The Board of Pensions offers 35 to 40 of these seminars each year, as a free benefit to ministers and others who participate in the Board’s retirement system, and to their spouses. It’s typically a two-day event, including a presentation from a financial planner. The Board encourages ministers to attend the seminars more than once so they can start planning early and let their ideas percolate over a period of time, said Cindy Beach, director of member education.
Most people start off thinking they want to talk about financial issues, Beach said.
But often they begin to realize the value of considering questions such as, “Where am I going to live, am I still going to work part-time, how am I going to balance my life?”
Bruce and Beth Archibald are a retired couple from Cincinnati. He worked as a minister, she as principal of a school. They tell people at the seminars that “retirement is your pilgrimage,” a journey into something new.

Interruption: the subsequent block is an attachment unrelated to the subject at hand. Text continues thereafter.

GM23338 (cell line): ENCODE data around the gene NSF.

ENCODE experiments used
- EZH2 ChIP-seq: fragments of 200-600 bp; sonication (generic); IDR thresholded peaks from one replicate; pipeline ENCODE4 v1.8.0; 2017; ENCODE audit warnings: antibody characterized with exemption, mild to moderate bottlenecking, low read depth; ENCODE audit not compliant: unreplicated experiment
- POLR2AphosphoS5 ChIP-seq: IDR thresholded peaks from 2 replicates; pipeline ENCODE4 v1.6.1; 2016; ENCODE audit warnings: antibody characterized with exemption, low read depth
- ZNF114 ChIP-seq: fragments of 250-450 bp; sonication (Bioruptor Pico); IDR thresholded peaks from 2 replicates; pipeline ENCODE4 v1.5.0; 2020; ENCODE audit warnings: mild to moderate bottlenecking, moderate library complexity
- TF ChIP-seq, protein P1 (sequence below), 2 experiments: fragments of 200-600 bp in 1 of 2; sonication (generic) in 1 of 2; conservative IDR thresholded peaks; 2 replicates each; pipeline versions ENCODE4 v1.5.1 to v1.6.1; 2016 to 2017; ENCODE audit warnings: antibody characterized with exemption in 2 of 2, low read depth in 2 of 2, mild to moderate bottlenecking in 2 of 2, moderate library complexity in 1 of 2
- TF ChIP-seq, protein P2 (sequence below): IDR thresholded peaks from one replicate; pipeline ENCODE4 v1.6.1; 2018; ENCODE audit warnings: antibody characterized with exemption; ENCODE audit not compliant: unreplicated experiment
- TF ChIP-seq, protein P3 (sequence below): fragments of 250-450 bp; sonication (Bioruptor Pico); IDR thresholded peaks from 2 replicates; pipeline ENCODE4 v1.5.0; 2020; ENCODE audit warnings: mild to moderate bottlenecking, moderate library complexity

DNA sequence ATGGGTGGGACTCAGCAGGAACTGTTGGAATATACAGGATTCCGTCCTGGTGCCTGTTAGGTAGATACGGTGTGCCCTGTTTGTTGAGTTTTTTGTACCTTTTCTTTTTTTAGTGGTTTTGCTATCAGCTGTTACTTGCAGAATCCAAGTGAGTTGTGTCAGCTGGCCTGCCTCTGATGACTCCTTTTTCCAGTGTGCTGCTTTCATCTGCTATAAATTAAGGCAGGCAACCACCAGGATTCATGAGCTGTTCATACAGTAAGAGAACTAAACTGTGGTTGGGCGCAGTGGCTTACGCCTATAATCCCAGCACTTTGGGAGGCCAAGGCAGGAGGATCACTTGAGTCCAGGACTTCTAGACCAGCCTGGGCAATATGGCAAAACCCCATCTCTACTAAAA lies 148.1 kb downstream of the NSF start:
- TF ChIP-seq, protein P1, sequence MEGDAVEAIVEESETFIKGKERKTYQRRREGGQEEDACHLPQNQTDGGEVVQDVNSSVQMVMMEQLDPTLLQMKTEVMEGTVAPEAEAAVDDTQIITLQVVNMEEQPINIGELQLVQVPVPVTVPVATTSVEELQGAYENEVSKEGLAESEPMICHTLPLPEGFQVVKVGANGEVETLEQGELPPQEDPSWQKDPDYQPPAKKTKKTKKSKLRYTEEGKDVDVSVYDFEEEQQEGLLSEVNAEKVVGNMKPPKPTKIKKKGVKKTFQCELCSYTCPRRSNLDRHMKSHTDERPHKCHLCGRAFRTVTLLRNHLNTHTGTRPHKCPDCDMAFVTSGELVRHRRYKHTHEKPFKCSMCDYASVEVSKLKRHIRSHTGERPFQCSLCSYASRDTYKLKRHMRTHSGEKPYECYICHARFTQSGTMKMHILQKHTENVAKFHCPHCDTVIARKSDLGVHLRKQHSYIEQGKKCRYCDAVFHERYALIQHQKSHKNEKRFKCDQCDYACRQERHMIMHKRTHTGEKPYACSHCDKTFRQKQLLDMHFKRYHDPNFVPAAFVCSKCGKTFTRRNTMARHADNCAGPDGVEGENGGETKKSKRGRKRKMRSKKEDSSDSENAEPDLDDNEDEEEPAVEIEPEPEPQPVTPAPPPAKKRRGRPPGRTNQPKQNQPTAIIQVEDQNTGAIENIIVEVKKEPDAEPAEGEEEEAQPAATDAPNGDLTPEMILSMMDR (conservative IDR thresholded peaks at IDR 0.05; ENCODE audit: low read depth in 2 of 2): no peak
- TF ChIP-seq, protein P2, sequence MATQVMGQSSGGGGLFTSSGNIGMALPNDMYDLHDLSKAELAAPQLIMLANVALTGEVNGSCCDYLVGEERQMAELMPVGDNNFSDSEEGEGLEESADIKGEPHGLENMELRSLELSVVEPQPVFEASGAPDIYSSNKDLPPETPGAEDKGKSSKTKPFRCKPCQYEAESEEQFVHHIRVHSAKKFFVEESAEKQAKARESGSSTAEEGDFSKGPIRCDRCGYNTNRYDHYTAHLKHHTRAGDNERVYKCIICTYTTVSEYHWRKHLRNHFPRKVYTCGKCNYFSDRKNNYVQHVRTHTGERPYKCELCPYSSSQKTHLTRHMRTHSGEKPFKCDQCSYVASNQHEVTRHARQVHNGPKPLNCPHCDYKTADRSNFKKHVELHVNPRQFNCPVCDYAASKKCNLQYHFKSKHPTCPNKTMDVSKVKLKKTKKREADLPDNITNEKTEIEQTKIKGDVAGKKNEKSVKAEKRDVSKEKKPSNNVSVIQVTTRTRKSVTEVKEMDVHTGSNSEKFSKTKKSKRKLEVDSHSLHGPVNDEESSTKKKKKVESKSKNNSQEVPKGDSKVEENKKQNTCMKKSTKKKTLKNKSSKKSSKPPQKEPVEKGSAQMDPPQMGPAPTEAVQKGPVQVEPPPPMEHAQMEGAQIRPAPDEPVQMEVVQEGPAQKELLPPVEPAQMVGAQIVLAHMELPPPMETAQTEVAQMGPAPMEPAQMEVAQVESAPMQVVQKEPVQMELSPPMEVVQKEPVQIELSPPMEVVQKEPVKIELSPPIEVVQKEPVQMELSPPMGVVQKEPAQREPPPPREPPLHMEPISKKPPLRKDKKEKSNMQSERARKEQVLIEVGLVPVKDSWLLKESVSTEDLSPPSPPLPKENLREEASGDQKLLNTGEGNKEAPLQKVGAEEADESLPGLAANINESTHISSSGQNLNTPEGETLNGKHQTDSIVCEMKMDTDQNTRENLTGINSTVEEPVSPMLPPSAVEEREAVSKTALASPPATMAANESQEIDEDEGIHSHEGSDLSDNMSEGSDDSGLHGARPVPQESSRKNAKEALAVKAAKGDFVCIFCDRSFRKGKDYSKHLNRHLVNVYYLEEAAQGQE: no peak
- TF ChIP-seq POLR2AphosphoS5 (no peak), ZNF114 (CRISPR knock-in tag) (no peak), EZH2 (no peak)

To some extent this pilgrimage presents a theological question, Bruce Archibald says.
“We’re all called by God,” he said, yet questions arise about calling as people face the next stage of life. “How does your call change in retirement? You’ve been a pastor for 30 years — now you’re no longer a pastor. What are you?”
Making the break
Among the particular challenges pastors face when they retire is redefining their connection with the congregation. The basic rule of thumb is: Make a clean break.